Cover Letter Example For Operations Manager – Text Format

Dear Mrs. Taylor,

I am writing to you to express my interest in the position of Operations Manager at Darby Processing. As a Senior Operations Manager, I know exactly how to steer growth and foster improvements in the areas of logistics, cost management, compliance, production, and resource allocation. I have a clear understanding of what you are looking for and am confident that I am the perfect candidate.

As you will be able to tell from my resume, I specialize in managing operations for companies that are struggling to meet their goals due to issues relating to daily operations and ongoing strategy. In my most recent job, I was brought on board to solve a variety of issues including continual OSHA safety violations, inability to meet quotas, and supply chain failures.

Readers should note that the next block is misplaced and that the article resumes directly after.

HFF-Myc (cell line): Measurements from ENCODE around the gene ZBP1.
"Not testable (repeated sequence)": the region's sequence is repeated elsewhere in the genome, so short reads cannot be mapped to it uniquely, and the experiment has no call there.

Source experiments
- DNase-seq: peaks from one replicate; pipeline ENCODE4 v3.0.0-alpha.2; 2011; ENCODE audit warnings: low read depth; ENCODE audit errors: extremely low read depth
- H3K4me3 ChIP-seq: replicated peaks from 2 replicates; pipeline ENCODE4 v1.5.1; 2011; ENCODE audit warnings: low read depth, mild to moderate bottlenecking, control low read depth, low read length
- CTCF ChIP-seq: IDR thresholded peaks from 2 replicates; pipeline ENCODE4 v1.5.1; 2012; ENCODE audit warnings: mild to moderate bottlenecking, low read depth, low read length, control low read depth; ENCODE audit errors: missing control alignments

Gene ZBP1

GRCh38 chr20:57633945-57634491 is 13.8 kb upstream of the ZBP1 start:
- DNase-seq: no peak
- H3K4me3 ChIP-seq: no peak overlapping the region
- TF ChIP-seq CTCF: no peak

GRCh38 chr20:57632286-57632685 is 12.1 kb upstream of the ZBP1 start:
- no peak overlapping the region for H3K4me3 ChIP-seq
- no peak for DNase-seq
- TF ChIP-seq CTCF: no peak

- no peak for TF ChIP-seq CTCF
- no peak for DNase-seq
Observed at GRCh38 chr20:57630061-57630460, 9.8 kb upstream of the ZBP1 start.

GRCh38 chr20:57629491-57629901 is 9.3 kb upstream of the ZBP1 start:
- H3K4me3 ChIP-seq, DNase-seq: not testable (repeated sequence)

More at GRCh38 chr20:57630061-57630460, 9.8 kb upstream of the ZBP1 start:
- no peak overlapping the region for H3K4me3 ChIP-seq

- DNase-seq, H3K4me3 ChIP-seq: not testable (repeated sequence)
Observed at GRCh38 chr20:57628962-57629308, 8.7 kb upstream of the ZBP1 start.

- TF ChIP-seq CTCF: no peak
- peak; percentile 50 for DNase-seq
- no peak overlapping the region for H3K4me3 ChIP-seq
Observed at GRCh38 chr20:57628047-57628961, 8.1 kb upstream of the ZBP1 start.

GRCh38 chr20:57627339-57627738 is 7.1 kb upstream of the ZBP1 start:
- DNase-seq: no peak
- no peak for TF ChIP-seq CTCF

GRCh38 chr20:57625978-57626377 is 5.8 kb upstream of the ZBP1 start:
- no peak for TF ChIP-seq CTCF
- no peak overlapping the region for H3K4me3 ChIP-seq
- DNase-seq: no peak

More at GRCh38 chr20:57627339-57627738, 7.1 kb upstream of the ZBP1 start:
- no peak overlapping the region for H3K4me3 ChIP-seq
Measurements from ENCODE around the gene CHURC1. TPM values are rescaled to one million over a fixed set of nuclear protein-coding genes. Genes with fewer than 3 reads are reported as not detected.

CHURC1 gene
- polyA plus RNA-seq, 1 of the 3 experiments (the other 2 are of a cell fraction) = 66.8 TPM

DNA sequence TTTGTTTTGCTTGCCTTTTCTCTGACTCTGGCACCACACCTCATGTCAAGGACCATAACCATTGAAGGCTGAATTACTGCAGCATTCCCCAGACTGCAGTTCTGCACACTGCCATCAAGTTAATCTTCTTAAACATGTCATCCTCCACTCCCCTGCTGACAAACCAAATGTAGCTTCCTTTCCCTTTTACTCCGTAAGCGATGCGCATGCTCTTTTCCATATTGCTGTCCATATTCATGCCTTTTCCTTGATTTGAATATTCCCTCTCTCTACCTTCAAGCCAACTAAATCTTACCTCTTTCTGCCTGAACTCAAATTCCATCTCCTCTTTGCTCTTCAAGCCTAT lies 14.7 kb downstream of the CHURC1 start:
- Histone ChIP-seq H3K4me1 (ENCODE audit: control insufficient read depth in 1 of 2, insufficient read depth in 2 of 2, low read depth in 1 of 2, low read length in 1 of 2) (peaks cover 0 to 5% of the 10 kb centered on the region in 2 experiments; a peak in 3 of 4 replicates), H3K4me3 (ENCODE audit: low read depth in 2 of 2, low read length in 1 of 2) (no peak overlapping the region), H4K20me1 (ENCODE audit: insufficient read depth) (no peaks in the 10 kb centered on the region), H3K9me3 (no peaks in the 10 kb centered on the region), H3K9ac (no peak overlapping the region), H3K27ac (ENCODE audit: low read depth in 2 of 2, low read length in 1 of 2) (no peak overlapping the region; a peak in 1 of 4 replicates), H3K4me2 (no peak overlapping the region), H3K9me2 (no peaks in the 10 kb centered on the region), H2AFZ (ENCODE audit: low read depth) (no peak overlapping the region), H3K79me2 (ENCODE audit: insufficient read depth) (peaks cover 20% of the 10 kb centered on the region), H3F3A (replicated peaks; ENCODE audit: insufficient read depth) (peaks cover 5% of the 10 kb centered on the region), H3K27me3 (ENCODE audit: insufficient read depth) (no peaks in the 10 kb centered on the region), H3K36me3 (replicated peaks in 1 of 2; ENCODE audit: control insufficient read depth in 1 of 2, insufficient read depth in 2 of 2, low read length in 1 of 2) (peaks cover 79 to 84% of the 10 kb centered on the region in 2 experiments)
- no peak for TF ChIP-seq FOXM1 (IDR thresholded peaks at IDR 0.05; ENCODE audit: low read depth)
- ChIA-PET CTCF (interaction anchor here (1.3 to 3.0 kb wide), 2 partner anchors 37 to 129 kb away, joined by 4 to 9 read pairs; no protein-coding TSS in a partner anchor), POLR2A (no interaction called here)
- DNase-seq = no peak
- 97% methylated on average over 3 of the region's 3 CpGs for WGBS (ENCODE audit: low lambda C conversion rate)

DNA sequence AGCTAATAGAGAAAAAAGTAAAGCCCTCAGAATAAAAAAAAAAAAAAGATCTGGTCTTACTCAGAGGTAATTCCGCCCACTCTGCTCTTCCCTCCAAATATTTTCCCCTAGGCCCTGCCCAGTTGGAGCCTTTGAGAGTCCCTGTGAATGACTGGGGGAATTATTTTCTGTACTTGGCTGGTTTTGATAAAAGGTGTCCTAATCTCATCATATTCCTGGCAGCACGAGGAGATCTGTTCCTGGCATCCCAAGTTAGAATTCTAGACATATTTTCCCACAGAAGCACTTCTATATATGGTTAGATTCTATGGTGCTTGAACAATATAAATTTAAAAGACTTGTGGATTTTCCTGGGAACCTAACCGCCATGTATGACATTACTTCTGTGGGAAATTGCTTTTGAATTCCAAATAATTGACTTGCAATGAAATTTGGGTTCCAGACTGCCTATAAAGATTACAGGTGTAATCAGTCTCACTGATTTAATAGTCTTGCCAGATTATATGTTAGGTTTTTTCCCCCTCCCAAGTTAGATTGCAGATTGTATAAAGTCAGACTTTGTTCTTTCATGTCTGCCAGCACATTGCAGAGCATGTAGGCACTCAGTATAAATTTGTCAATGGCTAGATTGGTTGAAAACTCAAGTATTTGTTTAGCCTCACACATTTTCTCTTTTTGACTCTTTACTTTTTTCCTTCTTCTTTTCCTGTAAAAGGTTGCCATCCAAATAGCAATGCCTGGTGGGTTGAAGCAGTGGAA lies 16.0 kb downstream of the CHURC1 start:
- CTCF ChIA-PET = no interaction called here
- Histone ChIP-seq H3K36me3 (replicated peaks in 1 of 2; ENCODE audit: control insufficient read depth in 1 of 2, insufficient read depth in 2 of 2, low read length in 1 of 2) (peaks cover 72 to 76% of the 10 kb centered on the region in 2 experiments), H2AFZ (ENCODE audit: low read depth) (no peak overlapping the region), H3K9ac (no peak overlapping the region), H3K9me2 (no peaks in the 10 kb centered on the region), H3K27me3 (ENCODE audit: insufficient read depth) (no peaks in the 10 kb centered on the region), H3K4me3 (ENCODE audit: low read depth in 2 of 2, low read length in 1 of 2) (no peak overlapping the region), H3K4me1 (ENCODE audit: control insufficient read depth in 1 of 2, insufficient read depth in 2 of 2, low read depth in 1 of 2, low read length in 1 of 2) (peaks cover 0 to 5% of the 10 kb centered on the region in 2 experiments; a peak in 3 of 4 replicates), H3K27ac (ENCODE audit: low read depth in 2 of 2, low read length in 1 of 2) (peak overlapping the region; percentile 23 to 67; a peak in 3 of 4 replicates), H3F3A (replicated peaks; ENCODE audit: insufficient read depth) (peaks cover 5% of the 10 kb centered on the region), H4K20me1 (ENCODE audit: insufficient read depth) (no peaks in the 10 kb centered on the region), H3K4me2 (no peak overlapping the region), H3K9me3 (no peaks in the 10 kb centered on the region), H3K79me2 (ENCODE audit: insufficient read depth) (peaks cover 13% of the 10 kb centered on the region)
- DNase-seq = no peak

During my first 18 months in the role, I worked with government agencies, stakeholders, and employees to create several tangible improvements. The most significant was a 95% decrease in job site accidents and the creation of a third shift that led to a 65% improvement in productivity metrics. However, I am proudest of working with our HR department to create an internal training program that engages workers and gives them opportunities to work their way into positions with better pay and more responsibility.

I have done significant research into your company, Taylor Textiles. I believe that 2020 will be an exciting year with an increase in the availability of domestically produced fabrics. In fact, I think there are many opportunities to create growth and customer appeal as these changes unfold.

Let’s meet for lunch! I’d enjoy meeting you and going over your goals for the next fiscal year.


Brian Ninja

Final Tip: Act Confident

Remember that Operations Management is a directorship position. The reader needs to be able to envision you taking charge and being an effective, credible leader. Notice that the example letter above maintained a confident tone, and suggested a lunch meeting, just as you might do with a peer. This projects self-confidence — a very important trait to have for this role!